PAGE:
Mark Chrisler, Ohio MFA Alum, opened his play, THE ART OF PAINTING, in Chicago this past weekend with his theater company, Found Objects Theatre. It’s running with another one-act, Chris Bower’s Notes to Molly, and the evening is billed as “Painting Molly.”
The Chicago Reader gave THE ART OF PAINTING it’s “Recommended” stamp of approval. “Playing the instructor, Chrisler builds a sense of unreliability and mystery, and the twists that follow are a refreshing reminder of the vivid worlds a one-man show can create onstage.”
The play runs through August 31st; Friday and Saturday at 8pm, and Sundays at 7pm.
Click here to purchase tickets.
Alum Mark Chrisler has a reading of his play “Worse Than Tigers” at the Stella Alder Studio tonight in NYC at 7pm. It’s at 31 W. 27th Street, New York, NY.
It’s part of “The First Breath Play Reading Festival” taking place all week at the studio.
(In Ohio, nothing is worse than Kamchatka. It’s better to be in NYC to see this reading. )
MFA Alum, Mark Chrisler‘s play WORSE THAN TIGERS has garnered two accolades. It’s been selected for The Stella Adler Studio’s First Breath Festival in New York. (The site for the festival isn’t full operational yet, but the link is to the main site.)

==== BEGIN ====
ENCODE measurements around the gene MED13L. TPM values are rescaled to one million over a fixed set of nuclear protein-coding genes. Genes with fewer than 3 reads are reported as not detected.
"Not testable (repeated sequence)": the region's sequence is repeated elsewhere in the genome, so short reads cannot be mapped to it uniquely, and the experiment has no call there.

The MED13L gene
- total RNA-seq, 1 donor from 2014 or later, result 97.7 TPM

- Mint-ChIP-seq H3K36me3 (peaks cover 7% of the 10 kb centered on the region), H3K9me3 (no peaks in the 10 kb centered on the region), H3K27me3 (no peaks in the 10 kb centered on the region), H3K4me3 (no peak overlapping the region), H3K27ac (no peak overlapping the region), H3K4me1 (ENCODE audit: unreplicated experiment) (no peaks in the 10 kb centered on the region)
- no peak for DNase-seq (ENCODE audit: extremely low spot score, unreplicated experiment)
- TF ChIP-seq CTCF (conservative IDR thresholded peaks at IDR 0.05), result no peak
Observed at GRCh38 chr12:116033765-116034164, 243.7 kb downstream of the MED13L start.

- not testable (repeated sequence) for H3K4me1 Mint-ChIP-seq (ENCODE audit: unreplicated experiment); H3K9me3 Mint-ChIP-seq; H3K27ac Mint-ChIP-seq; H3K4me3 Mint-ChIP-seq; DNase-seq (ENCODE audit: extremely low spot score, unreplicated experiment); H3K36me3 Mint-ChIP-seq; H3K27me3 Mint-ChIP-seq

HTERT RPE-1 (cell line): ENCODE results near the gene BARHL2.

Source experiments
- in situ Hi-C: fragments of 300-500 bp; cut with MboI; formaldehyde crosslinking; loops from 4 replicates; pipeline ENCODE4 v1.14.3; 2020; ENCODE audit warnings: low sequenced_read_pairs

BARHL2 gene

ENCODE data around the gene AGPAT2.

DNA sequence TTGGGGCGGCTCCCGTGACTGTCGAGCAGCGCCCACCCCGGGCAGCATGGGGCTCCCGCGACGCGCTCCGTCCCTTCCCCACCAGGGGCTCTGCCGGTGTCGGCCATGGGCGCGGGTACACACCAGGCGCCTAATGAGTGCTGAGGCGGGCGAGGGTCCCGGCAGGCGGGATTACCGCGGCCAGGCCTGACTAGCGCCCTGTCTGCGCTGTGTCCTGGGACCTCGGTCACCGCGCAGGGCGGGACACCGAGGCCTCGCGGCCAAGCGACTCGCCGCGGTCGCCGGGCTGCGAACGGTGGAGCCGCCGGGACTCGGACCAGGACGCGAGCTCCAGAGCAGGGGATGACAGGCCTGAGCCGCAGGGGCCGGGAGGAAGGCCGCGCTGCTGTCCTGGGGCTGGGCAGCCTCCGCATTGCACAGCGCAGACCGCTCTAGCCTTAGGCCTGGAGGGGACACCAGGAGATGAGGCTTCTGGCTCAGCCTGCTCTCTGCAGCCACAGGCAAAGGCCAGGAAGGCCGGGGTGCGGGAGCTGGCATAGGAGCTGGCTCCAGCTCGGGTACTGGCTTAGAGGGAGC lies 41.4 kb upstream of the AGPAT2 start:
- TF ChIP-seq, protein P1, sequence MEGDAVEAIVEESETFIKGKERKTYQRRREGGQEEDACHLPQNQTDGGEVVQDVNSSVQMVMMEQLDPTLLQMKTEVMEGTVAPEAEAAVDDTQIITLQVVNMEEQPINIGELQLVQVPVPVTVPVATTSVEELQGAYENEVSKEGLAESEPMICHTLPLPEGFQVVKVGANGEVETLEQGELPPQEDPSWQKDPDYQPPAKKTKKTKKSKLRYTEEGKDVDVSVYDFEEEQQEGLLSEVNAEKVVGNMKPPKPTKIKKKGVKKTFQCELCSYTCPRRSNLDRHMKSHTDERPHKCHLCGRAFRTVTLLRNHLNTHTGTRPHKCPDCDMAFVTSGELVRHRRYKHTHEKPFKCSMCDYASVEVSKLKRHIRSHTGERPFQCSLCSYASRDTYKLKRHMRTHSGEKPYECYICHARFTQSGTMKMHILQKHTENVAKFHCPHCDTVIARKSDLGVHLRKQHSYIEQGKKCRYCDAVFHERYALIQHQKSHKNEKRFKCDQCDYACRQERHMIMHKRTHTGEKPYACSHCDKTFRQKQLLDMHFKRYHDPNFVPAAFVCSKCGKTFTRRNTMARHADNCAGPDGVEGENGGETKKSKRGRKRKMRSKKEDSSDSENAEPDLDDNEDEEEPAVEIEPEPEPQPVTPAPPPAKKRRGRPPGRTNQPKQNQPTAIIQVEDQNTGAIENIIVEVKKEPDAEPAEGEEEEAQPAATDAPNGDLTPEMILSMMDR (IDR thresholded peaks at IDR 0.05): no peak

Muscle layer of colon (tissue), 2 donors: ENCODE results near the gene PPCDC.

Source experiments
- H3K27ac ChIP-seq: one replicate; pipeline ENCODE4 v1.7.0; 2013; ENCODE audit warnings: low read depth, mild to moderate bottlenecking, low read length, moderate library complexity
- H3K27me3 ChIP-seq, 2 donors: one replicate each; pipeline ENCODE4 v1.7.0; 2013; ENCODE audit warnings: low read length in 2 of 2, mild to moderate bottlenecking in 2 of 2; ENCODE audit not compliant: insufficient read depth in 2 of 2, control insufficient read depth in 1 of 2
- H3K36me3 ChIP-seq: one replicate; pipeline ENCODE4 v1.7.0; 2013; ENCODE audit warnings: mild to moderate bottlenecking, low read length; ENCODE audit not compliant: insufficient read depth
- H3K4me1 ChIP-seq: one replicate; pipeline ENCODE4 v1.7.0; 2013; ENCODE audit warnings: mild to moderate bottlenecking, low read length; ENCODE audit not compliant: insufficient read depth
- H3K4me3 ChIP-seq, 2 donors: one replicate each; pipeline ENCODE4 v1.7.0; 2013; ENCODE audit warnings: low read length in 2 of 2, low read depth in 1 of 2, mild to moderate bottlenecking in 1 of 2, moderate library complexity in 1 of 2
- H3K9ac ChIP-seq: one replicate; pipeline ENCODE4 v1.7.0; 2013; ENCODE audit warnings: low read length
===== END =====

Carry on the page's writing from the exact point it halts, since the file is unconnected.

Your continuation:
The play was also semi-finalist for The New American Voices Festival put on by the The Landing Theater in Houston!
OU MFA Alum, Mark Chrisler, had a play run at this year’s Rhinofest in Chicago. The Chicago Reader’s, Zac Thompson, highlighted Chrisler’s play “Phones, Frauds, and Fakes.”
In Chrisler’s Phonies, Frauds, and Fakes, the writer-performer reads from a script while seated at a table, Spaulding Gray style. What starts as a witty lecture on history’s biggest lies soon morphs into the fascinating story of Chrisler’s four-year involvement with a girlfriend who turned out to be a pathological liar. As he relates how he fell for one whopper after another, Chrisler is insightful on self-deception and the way great liars exploit our willingness to believe what we want to believe, even when the truth is staring us in the face.
Read the entire article here.
Check out Mark Chrisler’s website for more information about his work.